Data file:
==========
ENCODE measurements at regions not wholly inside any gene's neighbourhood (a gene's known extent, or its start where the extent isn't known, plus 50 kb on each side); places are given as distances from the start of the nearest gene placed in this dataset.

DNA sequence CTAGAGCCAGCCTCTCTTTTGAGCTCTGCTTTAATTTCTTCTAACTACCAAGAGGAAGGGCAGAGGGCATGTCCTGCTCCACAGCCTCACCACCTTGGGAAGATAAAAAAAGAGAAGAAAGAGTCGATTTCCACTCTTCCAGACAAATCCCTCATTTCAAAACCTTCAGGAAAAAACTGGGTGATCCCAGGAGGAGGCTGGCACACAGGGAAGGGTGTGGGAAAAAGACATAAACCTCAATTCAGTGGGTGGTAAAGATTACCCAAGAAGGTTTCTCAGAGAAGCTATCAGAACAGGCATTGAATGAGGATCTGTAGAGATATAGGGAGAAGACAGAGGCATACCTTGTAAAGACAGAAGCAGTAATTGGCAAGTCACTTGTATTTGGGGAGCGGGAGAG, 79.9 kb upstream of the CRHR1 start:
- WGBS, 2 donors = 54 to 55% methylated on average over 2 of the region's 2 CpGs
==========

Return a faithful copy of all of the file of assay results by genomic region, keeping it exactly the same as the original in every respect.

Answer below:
ENCODE measurements at regions not wholly inside any gene's neighbourhood (a gene's known extent, or its start where the extent isn't known, plus 50 kb on each side); places are given as distances from the start of the nearest gene placed in this dataset.

DNA sequence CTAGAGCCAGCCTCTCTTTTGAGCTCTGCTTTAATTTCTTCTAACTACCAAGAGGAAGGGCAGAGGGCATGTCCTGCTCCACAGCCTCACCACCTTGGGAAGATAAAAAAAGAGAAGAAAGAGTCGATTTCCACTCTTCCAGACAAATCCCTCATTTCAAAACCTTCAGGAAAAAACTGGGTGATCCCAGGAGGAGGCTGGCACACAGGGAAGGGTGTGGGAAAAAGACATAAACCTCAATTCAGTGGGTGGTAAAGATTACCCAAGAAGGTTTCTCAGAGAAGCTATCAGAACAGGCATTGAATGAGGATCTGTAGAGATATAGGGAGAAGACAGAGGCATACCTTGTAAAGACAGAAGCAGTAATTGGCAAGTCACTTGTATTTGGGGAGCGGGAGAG, 79.9 kb upstream of the CRHR1 start:
- WGBS, 2 donors = 54 to 55% methylated on average over 2 of the region's 2 CpGs